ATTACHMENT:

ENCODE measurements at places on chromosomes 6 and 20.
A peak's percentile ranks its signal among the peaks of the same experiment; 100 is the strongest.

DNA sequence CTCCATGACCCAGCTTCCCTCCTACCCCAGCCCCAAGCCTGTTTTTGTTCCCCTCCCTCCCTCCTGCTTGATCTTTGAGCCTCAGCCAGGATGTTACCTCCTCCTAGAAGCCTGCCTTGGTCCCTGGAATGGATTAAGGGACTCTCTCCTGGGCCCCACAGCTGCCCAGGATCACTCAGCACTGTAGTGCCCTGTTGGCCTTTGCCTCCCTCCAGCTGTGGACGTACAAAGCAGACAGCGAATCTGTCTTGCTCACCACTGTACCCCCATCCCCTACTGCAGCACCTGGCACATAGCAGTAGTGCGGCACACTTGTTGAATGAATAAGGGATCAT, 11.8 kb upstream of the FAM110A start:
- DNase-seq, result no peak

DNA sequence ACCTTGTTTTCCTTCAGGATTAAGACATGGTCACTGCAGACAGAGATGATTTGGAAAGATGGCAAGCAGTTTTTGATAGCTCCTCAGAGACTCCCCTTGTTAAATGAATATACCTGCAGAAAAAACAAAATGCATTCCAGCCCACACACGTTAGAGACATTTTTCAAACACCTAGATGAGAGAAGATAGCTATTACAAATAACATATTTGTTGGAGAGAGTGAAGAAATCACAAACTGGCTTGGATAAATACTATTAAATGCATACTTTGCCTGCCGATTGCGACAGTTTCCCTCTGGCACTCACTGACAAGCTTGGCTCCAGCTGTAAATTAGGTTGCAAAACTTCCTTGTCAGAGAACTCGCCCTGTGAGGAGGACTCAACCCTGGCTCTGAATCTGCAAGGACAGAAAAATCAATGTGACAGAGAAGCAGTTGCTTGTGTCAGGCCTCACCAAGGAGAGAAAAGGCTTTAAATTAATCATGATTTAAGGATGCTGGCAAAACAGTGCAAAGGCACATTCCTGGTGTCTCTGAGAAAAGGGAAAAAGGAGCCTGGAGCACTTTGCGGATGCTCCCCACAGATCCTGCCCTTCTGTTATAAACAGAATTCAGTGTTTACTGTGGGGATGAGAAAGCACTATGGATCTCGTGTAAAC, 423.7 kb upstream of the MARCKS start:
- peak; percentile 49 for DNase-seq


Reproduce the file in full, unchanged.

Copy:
ENCODE measurements at places on chromosomes 6 and 20.
A peak's percentile ranks its signal among the peaks of the same experiment; 100 is the strongest.

DNA sequence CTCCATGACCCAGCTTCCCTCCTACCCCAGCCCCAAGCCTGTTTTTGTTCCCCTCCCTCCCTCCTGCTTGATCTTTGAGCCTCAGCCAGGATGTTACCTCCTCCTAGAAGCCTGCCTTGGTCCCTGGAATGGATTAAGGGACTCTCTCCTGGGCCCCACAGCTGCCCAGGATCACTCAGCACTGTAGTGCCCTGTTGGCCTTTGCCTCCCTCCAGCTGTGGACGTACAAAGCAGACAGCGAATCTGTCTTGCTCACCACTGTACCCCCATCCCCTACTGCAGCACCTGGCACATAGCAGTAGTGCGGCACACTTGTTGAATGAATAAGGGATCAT, 11.8 kb upstream of the FAM110A start:
- DNase-seq, result no peak

DNA sequence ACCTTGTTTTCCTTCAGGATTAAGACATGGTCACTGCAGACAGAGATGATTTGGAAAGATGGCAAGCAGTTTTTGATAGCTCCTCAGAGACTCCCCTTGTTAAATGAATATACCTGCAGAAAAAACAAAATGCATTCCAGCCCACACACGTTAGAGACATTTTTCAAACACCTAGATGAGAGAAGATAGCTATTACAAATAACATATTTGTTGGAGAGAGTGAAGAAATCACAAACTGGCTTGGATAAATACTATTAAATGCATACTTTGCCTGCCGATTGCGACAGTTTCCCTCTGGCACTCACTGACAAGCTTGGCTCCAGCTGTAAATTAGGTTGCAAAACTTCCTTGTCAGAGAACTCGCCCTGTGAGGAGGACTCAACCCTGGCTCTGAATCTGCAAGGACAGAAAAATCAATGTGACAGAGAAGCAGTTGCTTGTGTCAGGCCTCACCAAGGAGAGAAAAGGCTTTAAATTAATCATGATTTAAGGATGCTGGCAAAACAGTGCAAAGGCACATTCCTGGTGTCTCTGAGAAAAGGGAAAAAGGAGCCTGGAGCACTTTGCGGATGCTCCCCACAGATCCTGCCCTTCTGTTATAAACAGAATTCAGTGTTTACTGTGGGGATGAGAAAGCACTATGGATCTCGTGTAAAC, 423.7 kb upstream of the MARCKS start:
- peak; percentile 49 for DNase-seq